Hearing and Balance Research
The Duke Vestibular Disorders Clinic conducts clinical research to discover new therapies for people with balance disorders. The department, working with the Duke Clinical Research Institute, is spearheading the formation of a practice-based clinical research network to enhance clinical research in hearing and balance disorders. We're conducting a project to evaluate the effects of cochlear implantation on the balance system. We're are currently enrolling subjects. We are evaluating new techniques for monitoring hearing during acoustic neuroma surgery. We're developing a strategic plan for building a pediatric cochlear implant program that offers a comprehensive network of services and support for deaf and hearing-impaired children across the state.
We are currently in the second phase of our NIDCD-funded research project on hearing health care access for older adults. The first phase evaluated the effectiveness of a screening protocol for hearing loss in primary care practices. The second phase will be examining the qualitative barriers to seeking hearing health care and evaluating the red flag conditions that potentially require medical or surgical management.
Howard W. Francis, MD, MBA
Dr. Francis' research is focused on improving the results of skull base surgery and cochlear implantation in children and adults. Dr. Francis has published over 100 journal articles on these and other topics in collaboration with colleagues from other disciplines. Among other contributions, this work has reduced complications related to acoustic neuroma surgery and has improved the ability to identify older adults who require additional support with their cochlear implant.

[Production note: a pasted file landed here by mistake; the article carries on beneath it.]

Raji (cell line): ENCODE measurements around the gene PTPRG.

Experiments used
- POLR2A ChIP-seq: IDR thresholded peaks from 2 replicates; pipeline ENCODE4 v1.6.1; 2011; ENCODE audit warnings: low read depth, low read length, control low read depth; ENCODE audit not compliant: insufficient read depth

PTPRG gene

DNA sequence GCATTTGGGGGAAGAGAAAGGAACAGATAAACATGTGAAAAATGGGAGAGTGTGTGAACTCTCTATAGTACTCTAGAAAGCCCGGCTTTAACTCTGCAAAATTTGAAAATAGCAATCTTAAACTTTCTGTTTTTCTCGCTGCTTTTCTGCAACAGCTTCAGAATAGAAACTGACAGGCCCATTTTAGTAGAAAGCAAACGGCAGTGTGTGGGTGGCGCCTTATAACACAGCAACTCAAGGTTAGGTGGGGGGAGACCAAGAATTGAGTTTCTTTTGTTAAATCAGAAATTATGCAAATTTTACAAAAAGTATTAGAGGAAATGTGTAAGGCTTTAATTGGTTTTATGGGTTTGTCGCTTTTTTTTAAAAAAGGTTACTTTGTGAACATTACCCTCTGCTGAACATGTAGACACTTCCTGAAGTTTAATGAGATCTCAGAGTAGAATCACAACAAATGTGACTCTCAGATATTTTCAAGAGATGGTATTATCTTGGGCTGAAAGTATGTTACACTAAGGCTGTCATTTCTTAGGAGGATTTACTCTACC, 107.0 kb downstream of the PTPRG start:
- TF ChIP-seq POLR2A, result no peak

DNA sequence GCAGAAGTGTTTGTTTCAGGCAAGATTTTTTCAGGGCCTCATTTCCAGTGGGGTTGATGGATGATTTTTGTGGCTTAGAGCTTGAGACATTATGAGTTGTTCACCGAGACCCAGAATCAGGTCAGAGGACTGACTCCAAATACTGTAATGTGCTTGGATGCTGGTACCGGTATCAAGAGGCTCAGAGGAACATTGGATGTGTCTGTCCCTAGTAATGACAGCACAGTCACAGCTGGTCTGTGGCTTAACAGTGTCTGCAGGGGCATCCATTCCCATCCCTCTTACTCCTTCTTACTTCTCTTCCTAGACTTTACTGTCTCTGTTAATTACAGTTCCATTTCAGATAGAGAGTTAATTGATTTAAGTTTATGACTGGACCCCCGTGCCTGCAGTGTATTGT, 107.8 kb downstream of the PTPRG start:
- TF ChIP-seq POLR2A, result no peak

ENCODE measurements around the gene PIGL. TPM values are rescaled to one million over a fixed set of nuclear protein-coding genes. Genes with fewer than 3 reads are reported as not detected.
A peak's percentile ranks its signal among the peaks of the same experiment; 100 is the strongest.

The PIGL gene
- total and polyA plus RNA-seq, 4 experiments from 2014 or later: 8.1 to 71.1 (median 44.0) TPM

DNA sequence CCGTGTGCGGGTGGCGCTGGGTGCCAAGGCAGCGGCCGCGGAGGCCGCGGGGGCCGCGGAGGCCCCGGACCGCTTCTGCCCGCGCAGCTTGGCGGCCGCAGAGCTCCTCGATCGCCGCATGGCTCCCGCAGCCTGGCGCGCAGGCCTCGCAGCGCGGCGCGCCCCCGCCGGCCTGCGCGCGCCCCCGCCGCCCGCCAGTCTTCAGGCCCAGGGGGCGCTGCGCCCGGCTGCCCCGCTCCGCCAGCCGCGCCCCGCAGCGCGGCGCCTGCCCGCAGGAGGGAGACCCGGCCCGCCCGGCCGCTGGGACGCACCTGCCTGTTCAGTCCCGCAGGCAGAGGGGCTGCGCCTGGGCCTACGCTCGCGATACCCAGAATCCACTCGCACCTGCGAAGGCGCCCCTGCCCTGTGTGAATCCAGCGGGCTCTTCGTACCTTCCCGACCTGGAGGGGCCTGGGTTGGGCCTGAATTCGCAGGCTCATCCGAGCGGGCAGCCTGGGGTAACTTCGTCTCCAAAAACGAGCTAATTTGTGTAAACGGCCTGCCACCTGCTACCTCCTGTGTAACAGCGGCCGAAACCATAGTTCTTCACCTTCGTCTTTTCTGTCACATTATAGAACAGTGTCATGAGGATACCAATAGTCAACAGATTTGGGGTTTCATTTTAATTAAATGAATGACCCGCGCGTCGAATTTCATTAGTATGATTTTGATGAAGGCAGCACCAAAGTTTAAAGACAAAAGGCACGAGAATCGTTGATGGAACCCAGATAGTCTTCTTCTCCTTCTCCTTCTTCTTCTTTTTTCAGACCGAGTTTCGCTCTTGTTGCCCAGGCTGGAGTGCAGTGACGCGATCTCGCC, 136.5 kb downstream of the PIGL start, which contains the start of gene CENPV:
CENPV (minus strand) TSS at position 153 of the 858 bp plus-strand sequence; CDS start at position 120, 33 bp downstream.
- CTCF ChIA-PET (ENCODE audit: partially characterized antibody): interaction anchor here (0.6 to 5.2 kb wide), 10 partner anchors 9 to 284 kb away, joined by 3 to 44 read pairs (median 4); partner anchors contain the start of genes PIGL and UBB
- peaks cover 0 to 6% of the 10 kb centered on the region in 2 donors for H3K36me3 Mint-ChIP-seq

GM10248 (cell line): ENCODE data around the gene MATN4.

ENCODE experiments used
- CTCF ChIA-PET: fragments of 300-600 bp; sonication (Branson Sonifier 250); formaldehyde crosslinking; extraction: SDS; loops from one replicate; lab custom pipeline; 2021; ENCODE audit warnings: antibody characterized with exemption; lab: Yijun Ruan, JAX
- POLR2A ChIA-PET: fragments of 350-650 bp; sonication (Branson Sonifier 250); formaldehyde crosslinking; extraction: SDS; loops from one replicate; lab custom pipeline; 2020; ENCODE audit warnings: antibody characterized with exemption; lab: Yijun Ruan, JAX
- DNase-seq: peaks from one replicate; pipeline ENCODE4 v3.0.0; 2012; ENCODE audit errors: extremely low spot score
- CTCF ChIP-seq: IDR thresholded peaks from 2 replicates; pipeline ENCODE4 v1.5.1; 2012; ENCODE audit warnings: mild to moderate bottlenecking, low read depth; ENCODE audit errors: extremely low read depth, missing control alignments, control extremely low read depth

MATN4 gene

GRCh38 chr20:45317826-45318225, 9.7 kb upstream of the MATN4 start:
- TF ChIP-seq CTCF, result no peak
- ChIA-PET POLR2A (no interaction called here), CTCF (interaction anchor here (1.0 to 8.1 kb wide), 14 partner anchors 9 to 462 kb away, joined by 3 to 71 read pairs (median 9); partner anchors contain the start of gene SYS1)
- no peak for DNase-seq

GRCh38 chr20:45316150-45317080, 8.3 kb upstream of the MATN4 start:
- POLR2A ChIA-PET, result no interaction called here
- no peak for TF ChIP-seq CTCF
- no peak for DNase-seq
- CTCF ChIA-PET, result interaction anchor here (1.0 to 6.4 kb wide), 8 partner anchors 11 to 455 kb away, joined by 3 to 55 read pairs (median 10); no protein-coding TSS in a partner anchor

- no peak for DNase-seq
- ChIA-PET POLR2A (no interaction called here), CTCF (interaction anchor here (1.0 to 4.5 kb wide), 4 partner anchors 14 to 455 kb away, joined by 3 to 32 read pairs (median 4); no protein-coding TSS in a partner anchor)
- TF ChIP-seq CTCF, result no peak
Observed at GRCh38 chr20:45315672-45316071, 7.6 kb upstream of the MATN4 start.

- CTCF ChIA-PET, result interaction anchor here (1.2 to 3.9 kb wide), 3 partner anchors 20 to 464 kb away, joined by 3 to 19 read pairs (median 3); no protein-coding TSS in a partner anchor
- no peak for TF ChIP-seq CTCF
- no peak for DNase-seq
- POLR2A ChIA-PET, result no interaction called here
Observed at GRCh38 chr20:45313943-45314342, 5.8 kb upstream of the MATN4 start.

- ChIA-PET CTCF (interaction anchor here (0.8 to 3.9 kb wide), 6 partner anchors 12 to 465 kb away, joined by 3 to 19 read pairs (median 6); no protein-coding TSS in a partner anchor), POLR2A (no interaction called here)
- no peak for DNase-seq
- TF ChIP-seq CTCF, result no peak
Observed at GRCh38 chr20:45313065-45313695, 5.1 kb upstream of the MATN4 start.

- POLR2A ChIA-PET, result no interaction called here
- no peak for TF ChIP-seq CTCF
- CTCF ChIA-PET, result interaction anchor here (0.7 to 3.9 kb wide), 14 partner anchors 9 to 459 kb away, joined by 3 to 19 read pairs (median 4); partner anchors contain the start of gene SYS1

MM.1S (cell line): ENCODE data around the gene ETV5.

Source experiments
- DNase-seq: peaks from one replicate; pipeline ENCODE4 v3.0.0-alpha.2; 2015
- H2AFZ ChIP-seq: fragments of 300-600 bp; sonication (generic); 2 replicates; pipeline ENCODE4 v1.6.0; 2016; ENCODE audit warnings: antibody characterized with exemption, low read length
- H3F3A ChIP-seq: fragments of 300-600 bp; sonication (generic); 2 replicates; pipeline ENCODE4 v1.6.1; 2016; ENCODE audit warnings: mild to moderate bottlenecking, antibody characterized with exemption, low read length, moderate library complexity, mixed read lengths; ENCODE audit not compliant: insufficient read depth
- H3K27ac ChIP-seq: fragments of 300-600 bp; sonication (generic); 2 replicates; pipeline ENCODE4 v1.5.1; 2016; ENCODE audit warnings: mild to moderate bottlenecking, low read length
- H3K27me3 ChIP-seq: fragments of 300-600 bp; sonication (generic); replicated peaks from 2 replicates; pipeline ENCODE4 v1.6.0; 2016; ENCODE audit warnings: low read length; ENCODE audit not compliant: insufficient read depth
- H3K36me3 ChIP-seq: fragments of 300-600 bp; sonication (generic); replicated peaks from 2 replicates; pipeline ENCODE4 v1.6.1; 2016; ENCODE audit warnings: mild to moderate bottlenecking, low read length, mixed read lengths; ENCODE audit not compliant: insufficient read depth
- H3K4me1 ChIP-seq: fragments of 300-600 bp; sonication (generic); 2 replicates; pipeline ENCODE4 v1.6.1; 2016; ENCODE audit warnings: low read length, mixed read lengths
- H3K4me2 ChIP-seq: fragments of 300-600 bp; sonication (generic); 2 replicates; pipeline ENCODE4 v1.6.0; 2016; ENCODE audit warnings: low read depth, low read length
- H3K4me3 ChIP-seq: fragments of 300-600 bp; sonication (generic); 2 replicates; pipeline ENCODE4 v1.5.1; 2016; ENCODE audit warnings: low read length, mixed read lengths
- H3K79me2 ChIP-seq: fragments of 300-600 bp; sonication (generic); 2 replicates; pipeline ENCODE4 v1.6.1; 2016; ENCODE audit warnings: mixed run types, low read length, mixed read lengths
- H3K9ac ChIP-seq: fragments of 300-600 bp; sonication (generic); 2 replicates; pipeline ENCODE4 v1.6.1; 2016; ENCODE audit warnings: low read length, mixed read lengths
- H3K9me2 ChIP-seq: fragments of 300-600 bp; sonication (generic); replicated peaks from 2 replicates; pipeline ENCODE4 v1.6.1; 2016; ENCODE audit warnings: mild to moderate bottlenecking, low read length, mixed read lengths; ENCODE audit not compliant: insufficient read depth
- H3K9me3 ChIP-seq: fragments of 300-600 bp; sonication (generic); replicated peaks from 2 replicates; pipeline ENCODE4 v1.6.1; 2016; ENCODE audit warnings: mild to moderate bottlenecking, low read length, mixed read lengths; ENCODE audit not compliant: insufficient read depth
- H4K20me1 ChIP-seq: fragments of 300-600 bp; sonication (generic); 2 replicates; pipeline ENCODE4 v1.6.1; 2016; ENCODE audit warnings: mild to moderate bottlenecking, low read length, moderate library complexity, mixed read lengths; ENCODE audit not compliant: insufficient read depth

Kristal M. Riska, AuD, PhD, CCC-A
Dr. Riska’s research program’s overarching goals are to improve the diagnosis and management of dizziness, falls, and vestibular disorders. Her research focuses in three strategic areas: 1) improving the identification of Benign Paroxysmal Positional Vertigo in primary care settings to enable timely access to cost-effective treatment, 2) characterizing the role of vestibular function and rehabilitative strategies in post-concussive/mild traumatic brain injury related dizziness; and 3) identifying and understanding the mechanisms that mediate the association between falls and hearing loss in an effort to develop interventions that will modify falls risk in the hearing impaired population.
Sherri L. Smith, AuD, PhD, CCC-A
Dr. Smith’s research focuses on improving the assessment and treatment of hearing loss in older adults. Specifically, her work centers on comparing the effectiveness of current hearing interventions, developing new, innovative clinical tools, and examining alternative service-delivery approaches that help patients reach their individual hearing goals and improve their overall quality of life.
Debara L. Tucci, MD, MS, MBA, FACS
Dr. Tucci's research focuses on the identification and treatment of hearing loss in adults. Her research team works with primary care providers and a national network of otolaryngology providers to identify and address barriers to hearing health care, with the goal of facilitating treatment and improved overall mental and physical health.